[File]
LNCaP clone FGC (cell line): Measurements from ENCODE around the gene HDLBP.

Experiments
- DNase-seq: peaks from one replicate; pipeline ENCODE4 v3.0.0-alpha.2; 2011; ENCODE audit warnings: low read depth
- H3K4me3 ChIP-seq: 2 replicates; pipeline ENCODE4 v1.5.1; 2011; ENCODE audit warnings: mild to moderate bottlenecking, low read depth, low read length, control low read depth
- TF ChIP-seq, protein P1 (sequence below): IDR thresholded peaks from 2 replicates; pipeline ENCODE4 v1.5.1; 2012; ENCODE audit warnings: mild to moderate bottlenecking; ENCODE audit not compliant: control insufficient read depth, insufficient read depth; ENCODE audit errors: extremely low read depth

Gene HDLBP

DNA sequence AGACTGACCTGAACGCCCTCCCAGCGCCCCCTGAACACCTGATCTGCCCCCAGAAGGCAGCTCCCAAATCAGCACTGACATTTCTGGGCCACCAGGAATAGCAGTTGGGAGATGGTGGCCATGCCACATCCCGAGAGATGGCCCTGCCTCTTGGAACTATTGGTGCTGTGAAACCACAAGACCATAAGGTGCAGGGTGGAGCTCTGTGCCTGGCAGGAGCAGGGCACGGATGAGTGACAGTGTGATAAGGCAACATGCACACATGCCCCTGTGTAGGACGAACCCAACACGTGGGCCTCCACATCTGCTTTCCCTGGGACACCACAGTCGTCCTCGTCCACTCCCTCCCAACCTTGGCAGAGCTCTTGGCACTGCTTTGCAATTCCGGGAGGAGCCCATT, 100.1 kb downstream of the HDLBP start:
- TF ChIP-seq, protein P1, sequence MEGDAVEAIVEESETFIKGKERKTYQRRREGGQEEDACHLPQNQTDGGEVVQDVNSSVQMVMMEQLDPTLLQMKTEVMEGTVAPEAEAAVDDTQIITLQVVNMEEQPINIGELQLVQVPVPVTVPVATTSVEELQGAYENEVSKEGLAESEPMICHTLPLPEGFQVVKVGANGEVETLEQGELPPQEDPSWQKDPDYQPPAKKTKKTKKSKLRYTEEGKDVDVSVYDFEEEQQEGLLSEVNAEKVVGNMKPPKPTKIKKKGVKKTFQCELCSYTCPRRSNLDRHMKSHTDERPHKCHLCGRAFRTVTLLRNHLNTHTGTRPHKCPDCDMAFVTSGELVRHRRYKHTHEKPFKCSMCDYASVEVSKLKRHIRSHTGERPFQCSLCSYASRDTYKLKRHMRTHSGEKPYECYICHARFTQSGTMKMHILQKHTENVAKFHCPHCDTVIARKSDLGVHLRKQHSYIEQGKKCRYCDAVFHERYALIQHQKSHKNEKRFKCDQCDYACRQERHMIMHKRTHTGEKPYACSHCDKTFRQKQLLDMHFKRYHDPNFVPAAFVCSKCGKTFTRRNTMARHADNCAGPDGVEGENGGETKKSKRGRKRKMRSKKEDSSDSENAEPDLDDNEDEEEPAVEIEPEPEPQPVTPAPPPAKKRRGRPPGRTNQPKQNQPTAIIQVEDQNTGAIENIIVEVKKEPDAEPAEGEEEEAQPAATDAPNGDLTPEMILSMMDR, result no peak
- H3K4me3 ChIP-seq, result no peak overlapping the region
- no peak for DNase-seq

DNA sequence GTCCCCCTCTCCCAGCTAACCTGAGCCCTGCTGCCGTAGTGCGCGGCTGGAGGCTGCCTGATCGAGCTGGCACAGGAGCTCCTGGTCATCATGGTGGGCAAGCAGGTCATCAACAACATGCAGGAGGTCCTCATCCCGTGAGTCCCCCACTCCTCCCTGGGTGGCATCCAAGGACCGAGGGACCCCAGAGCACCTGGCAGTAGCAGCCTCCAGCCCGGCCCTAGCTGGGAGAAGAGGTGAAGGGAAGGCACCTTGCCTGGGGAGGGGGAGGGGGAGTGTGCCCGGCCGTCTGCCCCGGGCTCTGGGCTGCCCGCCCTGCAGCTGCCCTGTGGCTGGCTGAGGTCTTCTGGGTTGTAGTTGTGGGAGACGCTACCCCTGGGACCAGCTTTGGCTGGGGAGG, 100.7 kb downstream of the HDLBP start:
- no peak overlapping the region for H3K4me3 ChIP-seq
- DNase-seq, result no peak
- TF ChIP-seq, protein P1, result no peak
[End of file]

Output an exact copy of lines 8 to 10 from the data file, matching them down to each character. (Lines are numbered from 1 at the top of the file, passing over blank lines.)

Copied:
- TF ChIP-seq, protein P1, sequence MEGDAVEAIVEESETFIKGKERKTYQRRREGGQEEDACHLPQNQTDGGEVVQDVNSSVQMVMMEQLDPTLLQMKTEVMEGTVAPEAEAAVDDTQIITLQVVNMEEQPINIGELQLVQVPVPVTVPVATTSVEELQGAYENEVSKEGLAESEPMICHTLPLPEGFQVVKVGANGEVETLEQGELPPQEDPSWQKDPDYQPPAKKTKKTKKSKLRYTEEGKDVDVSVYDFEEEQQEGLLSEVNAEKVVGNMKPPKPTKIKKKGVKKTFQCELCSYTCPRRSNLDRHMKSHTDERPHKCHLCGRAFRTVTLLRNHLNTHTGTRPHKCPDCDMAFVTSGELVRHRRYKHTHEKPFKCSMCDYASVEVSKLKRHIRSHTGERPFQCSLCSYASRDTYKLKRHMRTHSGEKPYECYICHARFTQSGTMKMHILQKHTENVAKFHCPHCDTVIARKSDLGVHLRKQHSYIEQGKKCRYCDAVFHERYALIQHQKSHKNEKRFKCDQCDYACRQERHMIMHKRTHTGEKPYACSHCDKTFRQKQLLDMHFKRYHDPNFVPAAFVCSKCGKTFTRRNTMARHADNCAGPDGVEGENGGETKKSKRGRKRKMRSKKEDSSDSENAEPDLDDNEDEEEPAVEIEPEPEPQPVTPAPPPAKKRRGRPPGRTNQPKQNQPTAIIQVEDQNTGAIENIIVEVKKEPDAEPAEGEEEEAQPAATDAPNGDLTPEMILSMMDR, result no peak
- H3K4me3 ChIP-seq, result no peak overlapping the region
- no peak for DNase-seq